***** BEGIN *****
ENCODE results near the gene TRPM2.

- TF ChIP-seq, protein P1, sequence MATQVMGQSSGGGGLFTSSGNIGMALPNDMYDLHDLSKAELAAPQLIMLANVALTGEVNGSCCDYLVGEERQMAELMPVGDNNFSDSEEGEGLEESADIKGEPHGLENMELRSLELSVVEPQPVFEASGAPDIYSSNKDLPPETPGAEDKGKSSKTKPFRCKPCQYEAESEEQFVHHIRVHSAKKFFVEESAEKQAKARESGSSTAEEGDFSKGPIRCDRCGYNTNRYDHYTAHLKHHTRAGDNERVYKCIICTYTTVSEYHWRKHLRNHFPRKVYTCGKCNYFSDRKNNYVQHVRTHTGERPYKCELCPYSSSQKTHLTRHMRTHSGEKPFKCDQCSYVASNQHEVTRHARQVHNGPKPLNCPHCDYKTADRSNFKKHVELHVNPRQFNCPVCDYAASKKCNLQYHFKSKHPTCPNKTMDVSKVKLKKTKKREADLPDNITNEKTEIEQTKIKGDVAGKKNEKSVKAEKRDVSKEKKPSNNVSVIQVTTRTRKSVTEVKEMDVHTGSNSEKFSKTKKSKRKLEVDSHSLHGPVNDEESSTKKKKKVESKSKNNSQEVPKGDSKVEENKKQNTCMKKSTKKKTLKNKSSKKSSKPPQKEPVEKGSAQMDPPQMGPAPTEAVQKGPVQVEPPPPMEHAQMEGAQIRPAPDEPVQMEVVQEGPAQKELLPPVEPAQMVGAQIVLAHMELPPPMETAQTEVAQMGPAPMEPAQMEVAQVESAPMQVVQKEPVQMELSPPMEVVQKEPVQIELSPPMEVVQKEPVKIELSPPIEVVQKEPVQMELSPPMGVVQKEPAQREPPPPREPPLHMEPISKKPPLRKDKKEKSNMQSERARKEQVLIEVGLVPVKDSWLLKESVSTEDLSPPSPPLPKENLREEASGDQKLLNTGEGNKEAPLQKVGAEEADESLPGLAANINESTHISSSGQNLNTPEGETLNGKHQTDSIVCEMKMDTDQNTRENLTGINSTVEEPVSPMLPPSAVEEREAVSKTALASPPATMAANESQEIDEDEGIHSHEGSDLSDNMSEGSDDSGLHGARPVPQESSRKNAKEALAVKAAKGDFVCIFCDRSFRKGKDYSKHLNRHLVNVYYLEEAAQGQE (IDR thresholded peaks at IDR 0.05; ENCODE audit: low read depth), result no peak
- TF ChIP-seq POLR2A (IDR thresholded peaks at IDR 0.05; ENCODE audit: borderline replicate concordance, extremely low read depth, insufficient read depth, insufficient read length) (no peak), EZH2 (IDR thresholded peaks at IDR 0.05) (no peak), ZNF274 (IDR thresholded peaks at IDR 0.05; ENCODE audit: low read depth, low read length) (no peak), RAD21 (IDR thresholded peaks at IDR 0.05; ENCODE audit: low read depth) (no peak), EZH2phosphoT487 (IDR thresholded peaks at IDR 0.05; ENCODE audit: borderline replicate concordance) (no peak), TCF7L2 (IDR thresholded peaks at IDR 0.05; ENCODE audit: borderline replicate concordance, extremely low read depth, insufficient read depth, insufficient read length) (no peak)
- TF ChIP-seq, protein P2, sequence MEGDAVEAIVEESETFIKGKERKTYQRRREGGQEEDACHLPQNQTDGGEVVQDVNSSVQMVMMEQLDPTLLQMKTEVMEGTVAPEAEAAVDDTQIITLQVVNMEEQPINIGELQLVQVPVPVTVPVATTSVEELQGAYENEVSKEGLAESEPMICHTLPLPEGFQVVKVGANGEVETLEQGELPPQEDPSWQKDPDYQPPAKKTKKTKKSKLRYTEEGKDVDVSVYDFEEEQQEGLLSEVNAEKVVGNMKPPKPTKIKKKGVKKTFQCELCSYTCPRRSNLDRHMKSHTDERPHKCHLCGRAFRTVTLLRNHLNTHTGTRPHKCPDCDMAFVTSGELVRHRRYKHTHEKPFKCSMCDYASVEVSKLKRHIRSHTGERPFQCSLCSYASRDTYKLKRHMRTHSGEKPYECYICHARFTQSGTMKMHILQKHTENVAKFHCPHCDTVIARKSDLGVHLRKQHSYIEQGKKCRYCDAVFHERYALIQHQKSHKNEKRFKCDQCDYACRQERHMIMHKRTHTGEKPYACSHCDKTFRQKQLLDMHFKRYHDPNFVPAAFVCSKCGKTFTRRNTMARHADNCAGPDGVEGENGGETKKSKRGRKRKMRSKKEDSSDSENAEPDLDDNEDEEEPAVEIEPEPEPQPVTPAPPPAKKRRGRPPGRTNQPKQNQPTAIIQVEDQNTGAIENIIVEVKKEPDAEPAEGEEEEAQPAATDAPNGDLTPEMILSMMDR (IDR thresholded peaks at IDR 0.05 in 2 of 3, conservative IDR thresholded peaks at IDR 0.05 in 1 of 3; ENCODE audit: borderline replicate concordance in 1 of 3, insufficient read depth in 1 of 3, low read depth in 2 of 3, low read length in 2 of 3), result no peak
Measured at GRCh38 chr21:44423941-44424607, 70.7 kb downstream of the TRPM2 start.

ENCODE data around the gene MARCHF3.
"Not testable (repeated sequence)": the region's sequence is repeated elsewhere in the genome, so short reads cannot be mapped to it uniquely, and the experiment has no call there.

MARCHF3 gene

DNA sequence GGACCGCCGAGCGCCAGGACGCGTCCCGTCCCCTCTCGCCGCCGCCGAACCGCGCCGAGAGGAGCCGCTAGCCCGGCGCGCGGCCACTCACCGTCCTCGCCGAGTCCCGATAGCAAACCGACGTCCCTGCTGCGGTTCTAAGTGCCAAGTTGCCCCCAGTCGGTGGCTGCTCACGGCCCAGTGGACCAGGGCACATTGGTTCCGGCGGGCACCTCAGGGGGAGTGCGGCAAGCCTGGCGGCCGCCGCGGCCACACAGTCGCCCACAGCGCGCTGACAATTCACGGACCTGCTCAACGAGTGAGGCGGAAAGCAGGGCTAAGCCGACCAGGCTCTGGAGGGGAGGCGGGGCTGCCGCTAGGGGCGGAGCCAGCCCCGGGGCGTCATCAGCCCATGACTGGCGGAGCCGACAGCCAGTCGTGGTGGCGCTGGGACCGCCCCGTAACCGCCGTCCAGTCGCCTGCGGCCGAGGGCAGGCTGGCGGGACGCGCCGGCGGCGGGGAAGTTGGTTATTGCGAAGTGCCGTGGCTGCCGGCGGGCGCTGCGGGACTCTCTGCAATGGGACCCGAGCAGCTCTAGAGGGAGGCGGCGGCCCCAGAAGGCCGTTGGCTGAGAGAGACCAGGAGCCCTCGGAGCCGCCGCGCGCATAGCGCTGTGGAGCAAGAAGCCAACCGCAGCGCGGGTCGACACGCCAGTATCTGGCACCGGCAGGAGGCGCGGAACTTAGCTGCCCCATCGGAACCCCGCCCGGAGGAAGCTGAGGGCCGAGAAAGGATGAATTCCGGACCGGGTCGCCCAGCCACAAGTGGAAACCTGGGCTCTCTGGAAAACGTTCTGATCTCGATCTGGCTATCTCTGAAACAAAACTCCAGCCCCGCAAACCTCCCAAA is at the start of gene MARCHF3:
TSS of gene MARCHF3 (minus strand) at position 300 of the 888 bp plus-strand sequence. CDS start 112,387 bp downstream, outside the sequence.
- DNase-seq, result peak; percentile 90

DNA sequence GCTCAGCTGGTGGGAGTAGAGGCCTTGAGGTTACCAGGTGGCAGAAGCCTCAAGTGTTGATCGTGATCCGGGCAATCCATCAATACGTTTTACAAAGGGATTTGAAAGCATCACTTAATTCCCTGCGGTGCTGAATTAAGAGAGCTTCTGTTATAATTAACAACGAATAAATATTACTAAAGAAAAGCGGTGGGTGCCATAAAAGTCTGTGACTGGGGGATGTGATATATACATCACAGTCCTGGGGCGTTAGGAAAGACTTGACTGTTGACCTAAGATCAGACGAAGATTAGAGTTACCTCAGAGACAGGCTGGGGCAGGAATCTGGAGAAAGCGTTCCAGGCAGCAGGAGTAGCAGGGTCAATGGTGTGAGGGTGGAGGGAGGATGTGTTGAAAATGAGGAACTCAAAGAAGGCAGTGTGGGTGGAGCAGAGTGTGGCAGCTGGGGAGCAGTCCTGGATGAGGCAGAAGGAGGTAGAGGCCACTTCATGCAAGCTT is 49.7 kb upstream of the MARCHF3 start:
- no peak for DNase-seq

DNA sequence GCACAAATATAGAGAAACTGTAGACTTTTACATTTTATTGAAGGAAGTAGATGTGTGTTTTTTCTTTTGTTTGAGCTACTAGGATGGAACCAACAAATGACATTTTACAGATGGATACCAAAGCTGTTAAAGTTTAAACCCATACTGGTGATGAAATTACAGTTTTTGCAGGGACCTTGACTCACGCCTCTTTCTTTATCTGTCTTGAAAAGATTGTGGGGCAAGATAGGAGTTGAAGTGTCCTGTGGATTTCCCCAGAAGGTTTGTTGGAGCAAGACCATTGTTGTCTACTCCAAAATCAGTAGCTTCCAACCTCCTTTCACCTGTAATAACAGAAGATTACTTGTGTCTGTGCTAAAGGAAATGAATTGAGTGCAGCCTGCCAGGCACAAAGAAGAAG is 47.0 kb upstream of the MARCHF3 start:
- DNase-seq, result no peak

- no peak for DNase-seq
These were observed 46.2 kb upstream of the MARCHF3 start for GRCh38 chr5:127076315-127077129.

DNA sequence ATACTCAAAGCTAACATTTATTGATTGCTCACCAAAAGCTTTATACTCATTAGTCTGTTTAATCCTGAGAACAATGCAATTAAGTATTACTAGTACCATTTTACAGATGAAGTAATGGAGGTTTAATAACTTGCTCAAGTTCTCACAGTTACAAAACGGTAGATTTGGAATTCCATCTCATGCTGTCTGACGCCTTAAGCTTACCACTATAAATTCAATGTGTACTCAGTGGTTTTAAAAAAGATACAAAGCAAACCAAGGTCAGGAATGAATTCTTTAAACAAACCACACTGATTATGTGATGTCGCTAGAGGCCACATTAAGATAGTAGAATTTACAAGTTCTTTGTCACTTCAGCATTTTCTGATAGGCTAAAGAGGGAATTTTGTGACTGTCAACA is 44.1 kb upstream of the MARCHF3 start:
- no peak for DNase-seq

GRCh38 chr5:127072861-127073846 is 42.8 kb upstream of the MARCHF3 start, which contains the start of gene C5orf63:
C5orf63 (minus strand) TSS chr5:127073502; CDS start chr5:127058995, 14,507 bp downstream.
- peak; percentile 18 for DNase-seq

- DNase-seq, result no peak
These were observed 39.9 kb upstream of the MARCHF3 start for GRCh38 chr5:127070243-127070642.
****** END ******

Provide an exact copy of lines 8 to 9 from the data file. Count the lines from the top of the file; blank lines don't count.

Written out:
MARCHF3 gene

DNA sequence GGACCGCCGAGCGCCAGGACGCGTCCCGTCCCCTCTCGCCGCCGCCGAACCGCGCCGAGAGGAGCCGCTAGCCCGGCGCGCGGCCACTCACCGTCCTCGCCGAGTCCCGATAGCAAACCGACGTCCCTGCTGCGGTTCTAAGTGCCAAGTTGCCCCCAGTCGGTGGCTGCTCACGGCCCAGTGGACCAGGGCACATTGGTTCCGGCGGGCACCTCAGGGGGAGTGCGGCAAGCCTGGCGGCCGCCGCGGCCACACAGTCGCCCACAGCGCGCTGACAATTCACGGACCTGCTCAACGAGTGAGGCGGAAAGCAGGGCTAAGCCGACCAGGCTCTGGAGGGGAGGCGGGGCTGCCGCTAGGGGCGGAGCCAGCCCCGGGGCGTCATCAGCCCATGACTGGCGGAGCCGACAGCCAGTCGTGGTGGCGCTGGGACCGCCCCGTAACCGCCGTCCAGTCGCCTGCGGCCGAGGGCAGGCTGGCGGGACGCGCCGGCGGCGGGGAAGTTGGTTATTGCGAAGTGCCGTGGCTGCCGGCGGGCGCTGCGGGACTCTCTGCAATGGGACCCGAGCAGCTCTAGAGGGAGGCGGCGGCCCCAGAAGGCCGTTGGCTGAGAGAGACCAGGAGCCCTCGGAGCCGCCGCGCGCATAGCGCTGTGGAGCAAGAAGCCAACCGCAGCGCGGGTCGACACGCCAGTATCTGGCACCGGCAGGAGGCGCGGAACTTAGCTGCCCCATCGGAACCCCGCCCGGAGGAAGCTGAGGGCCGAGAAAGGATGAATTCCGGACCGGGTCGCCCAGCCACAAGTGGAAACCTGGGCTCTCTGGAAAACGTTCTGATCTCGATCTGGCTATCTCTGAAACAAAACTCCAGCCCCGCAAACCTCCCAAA is at the start of gene MARCHF3: